• to continue playing a meaningful role in the field of rule based digital cartography in the future OSM developers on the data use side would need to abandon the isolationism many have been following in the past and would need to engage with the challenges of digital cartography in general. This is not essential for OSM as a mapping project but a largely self referential developer community on the data use side would likely have a very negative effect back on the mapping community. This by the way is a subject where i am currently unsure about where the journey of the big corporate OSM data users is going. Many of them have stronger connections to the OSM community developer world than to the world of institutional cartography and many are actually in many ways less cartographically innovative than OSM community projects.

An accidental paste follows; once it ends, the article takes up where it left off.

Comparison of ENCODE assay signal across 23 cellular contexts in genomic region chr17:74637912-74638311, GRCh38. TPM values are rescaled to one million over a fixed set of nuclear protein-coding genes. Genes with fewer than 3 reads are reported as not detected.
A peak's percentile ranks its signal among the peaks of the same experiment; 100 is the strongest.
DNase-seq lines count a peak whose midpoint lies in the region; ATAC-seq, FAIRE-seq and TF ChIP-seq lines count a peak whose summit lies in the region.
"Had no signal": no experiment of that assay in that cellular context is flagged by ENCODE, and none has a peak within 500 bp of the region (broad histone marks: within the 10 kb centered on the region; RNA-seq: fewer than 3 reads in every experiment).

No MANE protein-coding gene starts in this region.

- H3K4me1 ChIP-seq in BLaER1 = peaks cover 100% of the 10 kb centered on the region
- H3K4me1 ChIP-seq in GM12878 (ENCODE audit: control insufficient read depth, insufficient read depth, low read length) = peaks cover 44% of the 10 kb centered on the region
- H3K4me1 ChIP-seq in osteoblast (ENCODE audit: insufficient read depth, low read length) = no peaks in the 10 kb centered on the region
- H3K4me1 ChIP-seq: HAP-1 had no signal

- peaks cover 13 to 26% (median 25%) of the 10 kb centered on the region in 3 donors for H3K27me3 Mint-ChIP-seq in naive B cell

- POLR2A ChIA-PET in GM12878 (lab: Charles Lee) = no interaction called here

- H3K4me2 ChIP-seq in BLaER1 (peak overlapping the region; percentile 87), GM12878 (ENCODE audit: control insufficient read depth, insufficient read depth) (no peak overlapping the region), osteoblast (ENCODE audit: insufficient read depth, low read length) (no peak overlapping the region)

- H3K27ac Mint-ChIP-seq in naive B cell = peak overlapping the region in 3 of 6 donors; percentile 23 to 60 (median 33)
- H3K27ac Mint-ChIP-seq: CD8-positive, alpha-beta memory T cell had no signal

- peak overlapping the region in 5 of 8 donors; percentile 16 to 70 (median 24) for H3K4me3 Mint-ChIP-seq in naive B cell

Leave a Reply

Required fields are marked *.

By submitting your comment you agree to the privacy policy and agree to the information you provide (except for the email address) to be published on this blog.